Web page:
Should I be screened if I have a low risk for ovarian cancer?

If you have a low risk for ovarian cancer, your doctor likely will recommend that you not be screened for the disease. However, this recommendation does not apply to those women deemed to be at high risk for ovarian cancer.

In 1999, a program was created for women at increased risk for ovarian cancer by combining genetics, gynecologic oncology, diagnostic imaging, psychology and molecular biology to optimize women’s health care. Women at risk include those with a personal history of breast, ovarian, colon cancer or a family history of these and other malignancies, all of which may have a genetic basis for inherited cancer.

The past and present challenge of screening for ovarian cancer is that we need tools that detect early rather than advanced stage disease; that is, before the disease is lethal. In the high-risk population, women at risk are identified before they develop cancer and offer prevention strategies. Unfortunately, to date no clinically validated blood test(s) or imaging studies exist that allow healthcare providers to detect early stage ovarian cancer.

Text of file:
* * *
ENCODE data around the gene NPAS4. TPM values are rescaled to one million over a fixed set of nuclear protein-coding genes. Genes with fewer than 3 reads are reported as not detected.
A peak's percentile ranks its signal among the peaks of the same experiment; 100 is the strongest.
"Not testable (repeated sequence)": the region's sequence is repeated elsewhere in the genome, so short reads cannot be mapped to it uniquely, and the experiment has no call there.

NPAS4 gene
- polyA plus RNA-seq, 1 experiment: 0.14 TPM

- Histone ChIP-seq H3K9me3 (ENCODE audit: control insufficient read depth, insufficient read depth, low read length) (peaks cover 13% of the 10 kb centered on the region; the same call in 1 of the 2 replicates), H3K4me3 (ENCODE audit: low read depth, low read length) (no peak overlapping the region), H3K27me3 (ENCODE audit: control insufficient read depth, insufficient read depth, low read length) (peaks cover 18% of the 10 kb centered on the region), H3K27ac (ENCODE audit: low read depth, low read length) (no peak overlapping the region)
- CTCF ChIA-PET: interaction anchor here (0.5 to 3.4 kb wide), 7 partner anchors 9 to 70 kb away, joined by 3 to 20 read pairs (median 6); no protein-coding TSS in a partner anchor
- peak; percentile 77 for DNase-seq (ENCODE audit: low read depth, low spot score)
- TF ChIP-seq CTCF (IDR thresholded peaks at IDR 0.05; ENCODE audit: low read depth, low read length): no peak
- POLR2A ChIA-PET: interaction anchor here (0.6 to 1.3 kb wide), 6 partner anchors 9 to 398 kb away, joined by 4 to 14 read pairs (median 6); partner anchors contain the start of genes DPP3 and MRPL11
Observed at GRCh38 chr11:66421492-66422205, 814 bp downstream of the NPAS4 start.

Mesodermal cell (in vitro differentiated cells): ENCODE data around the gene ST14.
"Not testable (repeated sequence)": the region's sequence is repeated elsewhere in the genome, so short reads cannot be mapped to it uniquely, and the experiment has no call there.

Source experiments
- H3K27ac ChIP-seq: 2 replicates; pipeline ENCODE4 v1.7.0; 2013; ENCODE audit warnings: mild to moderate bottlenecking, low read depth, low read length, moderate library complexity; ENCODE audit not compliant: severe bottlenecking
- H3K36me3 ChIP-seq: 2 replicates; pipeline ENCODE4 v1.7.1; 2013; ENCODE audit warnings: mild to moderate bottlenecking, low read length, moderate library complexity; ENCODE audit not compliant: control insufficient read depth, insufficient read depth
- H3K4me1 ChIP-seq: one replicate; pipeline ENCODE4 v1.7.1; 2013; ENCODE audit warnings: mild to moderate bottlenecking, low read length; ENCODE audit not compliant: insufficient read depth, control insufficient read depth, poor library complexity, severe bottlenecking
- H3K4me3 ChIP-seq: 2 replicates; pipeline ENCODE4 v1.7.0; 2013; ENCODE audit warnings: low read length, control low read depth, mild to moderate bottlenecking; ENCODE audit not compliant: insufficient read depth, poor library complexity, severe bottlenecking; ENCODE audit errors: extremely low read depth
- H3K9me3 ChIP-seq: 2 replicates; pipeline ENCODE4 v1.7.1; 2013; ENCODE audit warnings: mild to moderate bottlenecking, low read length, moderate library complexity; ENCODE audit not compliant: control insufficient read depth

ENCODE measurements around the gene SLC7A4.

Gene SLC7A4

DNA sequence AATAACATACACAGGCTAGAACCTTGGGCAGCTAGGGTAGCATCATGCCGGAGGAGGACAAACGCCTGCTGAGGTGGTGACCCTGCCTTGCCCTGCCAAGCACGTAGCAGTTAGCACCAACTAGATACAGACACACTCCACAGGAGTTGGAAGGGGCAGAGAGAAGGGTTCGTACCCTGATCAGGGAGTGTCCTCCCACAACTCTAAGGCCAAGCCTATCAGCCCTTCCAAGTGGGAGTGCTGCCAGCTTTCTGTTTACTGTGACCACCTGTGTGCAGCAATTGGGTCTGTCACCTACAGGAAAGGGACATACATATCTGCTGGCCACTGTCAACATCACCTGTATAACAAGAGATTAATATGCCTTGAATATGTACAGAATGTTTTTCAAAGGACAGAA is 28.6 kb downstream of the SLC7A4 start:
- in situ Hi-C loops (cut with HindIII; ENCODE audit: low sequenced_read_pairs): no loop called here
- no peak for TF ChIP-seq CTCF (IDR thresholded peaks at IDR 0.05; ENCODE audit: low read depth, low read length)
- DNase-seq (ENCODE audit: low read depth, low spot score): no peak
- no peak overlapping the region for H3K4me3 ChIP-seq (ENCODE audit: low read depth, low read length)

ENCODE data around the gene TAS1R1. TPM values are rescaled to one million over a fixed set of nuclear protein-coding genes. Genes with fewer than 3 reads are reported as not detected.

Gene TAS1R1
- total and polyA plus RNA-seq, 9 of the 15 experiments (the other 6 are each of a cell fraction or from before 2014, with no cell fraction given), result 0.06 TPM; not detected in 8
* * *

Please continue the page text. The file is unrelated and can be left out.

The recommendation is not to screen low-risk women for ovarian cancer due to the limitations of our current medical technology. Once the medical community has clinically validated tests that allow the detection of early rather than late-stage ovarian cancer, screening will have value and save women’s lives.

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Important: This content reflects information from various individuals and organizations and may offer alternative or opposing points of view. It should not be used for medical advice, diagnosis or treatment. As always, you should consult with your healthcare provider about your specific health needs.